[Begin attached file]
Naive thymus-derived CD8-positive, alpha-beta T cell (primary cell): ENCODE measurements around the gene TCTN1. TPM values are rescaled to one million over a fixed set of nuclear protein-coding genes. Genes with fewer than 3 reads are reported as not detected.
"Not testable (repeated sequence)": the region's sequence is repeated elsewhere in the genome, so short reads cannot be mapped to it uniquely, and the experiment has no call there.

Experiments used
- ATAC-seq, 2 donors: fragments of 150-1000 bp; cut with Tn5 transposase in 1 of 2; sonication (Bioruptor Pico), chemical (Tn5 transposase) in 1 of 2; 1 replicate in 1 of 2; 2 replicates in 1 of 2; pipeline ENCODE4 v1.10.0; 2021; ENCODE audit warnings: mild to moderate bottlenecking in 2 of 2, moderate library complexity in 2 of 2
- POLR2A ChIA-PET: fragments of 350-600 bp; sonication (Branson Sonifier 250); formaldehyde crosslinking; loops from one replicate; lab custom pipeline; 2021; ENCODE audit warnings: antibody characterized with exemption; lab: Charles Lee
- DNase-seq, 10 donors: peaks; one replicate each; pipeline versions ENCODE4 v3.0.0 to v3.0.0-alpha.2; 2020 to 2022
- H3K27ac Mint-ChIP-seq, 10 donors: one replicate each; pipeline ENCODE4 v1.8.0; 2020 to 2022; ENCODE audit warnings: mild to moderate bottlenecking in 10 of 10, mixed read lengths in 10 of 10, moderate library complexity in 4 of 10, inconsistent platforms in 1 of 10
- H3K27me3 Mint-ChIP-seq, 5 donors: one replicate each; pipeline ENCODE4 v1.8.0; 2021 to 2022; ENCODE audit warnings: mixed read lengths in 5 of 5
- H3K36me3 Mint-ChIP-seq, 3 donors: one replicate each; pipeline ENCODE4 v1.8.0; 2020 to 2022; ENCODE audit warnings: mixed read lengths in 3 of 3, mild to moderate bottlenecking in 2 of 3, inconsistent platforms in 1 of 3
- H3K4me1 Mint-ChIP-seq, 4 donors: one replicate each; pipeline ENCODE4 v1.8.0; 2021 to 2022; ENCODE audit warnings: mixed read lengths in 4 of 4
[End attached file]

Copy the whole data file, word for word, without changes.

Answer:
Naive thymus-derived CD8-positive, alpha-beta T cell (primary cell): ENCODE measurements around the gene TCTN1. TPM values are rescaled to one million over a fixed set of nuclear protein-coding genes. Genes with fewer than 3 reads are reported as not detected.
"Not testable (repeated sequence)": the region's sequence is repeated elsewhere in the genome, so short reads cannot be mapped to it uniquely, and the experiment has no call there.

Experiments used
- ATAC-seq, 2 donors: fragments of 150-1000 bp; cut with Tn5 transposase in 1 of 2; sonication (Bioruptor Pico), chemical (Tn5 transposase) in 1 of 2; 1 replicate in 1 of 2; 2 replicates in 1 of 2; pipeline ENCODE4 v1.10.0; 2021; ENCODE audit warnings: mild to moderate bottlenecking in 2 of 2, moderate library complexity in 2 of 2
- POLR2A ChIA-PET: fragments of 350-600 bp; sonication (Branson Sonifier 250); formaldehyde crosslinking; loops from one replicate; lab custom pipeline; 2021; ENCODE audit warnings: antibody characterized with exemption; lab: Charles Lee
- DNase-seq, 10 donors: peaks; one replicate each; pipeline versions ENCODE4 v3.0.0 to v3.0.0-alpha.2; 2020 to 2022
- H3K27ac Mint-ChIP-seq, 10 donors: one replicate each; pipeline ENCODE4 v1.8.0; 2020 to 2022; ENCODE audit warnings: mild to moderate bottlenecking in 10 of 10, mixed read lengths in 10 of 10, moderate library complexity in 4 of 10, inconsistent platforms in 1 of 10
- H3K27me3 Mint-ChIP-seq, 5 donors: one replicate each; pipeline ENCODE4 v1.8.0; 2021 to 2022; ENCODE audit warnings: mixed read lengths in 5 of 5
- H3K36me3 Mint-ChIP-seq, 3 donors: one replicate each; pipeline ENCODE4 v1.8.0; 2020 to 2022; ENCODE audit warnings: mixed read lengths in 3 of 3, mild to moderate bottlenecking in 2 of 3, inconsistent platforms in 1 of 3
- H3K4me1 Mint-ChIP-seq, 4 donors: one replicate each; pipeline ENCODE4 v1.8.0; 2021 to 2022; ENCODE audit warnings: mixed read lengths in 4 of 4